Updated Data Breach Notification Law in Oregon Now Covers Covered Entity Vendors

An updated breach notification law was approved in Oregon. The new law included the following update: broadened definition of consumer data, revised the meaning of covered entity, and included vendors as covered entities by the law.

According to Senate Bill 684, the name The Oregon Consumer Identity Theft Protection Act will now be called The Oregon Consumer Information Protection Act and will become effective starting January 1, 2020.

In the updated law, the definition of personal information now include usernames and other means of identifying a consumer that allow consumer account access as well as any technique for authenticating a consumer.

Covered entity is currently defined as any entity that owns, licenses, preserves, stores, controls, gathers, or processes acquired personal data while conducting an individual’s business, vocation, work or volunteer activities.

A vendor pertains to an individual or entity that a covered entity contracts with for services such as maintaining, storing, controlling, processing or retrieving personal information in relation with the services offered to or for the covered entity.

Currently, vendors need to notify the covered entity when a breach happens within 10 days of breach discovery. If the vendor is a subcontractor of another vendor working with a covered entity, it’s a must for the subcontractor to inform its vendor concerning a breach in 10 days. Vendors should also notify the Oregon Attorney General when a breach impacts more than 250 consumers or an unknown number of persons.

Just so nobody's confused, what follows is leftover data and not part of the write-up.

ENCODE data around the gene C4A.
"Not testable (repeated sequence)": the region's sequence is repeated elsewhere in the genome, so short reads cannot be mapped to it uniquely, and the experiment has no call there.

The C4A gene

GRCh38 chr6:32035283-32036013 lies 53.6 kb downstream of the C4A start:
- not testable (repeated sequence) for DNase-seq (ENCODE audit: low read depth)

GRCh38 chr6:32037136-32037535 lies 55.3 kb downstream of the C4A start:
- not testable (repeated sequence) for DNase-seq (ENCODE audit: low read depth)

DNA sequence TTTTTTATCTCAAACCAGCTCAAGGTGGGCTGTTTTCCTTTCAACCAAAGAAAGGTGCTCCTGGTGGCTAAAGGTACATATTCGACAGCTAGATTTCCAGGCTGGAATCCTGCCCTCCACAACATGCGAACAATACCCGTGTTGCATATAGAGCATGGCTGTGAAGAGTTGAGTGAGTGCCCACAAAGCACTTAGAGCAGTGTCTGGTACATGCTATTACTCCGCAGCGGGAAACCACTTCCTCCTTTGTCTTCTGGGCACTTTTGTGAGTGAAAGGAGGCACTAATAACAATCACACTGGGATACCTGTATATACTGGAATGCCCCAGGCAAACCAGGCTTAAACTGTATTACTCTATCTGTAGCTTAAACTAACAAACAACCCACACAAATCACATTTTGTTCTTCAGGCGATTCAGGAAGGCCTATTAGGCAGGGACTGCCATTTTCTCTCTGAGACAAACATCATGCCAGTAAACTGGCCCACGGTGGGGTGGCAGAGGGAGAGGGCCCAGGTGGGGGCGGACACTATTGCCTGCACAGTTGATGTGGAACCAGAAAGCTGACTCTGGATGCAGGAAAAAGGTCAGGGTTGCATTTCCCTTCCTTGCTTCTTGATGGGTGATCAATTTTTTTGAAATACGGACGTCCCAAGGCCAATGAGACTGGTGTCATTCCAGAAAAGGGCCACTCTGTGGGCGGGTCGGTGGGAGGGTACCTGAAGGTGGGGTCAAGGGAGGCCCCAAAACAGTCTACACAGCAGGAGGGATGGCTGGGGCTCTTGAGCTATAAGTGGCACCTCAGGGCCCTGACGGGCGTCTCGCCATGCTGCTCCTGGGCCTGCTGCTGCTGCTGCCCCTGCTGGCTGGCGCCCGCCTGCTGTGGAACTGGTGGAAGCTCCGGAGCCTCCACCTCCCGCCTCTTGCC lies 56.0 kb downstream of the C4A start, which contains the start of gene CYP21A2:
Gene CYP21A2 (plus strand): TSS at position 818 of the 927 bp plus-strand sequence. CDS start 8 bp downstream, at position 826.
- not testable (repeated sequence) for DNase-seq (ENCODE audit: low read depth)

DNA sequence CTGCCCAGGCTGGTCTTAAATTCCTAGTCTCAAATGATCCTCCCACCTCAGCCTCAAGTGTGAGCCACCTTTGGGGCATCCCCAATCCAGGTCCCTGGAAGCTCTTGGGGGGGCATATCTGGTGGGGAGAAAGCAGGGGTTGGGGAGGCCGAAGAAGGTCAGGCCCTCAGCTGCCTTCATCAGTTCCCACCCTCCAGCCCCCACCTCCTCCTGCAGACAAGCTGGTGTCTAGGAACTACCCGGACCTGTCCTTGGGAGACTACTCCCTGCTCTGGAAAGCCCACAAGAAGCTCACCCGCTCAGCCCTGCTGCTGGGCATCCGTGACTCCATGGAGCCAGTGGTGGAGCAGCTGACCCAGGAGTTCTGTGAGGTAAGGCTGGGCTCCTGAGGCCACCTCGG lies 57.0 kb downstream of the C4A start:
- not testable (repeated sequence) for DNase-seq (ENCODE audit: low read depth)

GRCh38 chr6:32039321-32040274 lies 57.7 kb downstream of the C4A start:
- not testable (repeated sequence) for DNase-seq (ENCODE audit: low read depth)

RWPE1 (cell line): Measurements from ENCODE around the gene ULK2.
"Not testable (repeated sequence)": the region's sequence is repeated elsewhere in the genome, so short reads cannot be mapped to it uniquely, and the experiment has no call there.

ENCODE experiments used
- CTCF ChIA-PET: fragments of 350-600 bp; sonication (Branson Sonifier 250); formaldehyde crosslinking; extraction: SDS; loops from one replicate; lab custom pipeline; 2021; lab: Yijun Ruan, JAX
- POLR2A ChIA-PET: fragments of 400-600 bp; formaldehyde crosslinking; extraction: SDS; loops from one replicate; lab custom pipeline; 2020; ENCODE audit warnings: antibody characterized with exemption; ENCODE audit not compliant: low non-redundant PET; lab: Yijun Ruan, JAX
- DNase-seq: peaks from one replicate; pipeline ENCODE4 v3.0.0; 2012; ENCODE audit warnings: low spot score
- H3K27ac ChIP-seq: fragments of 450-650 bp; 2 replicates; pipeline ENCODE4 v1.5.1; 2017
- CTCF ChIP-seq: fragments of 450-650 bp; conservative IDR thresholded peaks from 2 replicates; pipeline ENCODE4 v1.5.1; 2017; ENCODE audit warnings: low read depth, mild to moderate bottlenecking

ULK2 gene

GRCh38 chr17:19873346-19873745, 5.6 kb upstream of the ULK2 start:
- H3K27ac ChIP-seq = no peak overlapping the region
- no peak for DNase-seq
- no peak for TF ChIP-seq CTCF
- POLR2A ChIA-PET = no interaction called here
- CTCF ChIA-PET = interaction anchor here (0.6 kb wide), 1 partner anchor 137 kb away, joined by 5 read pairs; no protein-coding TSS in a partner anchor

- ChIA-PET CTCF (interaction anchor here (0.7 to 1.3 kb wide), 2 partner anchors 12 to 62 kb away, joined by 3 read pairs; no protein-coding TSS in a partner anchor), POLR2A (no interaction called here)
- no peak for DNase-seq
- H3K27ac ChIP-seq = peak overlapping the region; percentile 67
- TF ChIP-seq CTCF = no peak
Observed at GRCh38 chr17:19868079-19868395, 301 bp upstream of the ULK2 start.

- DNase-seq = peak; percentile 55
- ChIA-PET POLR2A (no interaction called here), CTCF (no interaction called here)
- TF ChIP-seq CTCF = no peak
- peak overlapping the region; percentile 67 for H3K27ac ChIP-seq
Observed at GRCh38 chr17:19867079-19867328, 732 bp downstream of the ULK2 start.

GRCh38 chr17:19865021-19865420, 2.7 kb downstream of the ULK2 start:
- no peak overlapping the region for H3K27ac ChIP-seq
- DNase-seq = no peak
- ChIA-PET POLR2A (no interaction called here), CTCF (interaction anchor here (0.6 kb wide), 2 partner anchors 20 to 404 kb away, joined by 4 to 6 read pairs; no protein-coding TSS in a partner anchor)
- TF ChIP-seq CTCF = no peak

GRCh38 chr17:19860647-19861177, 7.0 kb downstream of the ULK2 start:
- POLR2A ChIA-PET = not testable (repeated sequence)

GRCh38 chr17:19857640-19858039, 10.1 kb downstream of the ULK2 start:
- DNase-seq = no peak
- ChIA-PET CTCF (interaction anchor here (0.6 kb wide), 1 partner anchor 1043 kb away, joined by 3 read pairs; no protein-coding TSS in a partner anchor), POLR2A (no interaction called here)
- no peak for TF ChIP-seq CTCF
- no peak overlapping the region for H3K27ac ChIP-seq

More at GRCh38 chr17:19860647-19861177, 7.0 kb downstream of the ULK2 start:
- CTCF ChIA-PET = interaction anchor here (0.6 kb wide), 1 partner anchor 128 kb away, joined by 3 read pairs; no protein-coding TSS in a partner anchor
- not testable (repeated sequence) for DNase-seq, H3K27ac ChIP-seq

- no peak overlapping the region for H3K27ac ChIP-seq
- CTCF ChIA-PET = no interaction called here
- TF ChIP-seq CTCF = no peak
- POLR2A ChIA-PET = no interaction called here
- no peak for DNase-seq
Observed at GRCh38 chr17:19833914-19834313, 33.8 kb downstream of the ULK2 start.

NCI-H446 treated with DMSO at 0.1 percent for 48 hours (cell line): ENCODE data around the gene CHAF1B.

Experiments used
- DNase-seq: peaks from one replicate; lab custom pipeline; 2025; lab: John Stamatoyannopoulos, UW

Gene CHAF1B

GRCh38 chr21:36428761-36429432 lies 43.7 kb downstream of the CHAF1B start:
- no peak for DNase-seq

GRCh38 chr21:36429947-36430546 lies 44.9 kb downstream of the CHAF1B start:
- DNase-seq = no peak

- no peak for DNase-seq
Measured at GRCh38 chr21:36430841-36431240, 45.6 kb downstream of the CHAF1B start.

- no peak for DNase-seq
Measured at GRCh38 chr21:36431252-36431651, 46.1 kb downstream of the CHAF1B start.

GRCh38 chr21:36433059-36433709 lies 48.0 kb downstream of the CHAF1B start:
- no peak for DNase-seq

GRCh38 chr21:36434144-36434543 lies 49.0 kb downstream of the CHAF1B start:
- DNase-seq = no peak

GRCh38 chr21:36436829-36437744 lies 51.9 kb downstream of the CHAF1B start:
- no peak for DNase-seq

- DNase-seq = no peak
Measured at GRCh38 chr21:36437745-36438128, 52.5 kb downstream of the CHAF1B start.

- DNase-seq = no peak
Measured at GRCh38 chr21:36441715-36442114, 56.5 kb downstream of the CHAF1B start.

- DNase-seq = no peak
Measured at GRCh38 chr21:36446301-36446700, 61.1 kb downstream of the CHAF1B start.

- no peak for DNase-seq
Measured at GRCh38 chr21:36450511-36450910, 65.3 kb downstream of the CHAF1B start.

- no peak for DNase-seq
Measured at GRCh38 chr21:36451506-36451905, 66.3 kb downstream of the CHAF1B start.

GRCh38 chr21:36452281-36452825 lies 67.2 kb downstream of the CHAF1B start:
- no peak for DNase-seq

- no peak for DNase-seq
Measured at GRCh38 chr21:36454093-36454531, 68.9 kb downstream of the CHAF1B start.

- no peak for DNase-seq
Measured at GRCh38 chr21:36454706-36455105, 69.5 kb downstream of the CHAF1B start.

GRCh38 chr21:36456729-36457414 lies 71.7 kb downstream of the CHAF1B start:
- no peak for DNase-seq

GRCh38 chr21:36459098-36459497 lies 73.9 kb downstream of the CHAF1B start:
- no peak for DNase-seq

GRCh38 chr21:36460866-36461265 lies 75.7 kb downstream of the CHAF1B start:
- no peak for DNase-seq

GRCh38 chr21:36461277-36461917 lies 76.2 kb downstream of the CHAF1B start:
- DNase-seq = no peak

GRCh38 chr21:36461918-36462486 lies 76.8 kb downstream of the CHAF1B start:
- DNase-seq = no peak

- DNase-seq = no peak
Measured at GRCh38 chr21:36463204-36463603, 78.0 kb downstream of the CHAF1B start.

The Oregon Consumer Identity Theft Protection Act presently requires covered entities to implement an information security program and appropriate safety measures to keep safe any information collected, saved, processed, accumulated or received.

The new Oregon Consumer Information Protection Act state that both covered entities and vendors should show their compliance with the security requirements of federal regulations such as the HIPAA and the HITECH Act. It may be used as a defense in actions and proceedings that assert noncompliance with the security requirements of the Oregon Consumer Information Protection Act to assert appropriate safety measures to secure personal data security, confidentiality and integrity. That exception may be applied even though the Oregon Consumer Information Protection Act covers the types of data though not by the requirements of those federal acts.

Elizabeth Hernandez

Elizabeth Hernandez is the editor of HIPAA News section of HIPAA Coach and an experienced journalist in the healthcare sector. She specializes in healthcare and HIPAA compliance, making her a go-to source for information on healthcare regulations. Her work focuses on the importance of patient privacy and secure information handling. Elizabeth also has a postgraduate degree in journalism. Follow on Twitter: You can follow Elizabeth on twitter at https://twitter.com/ElizabethHzone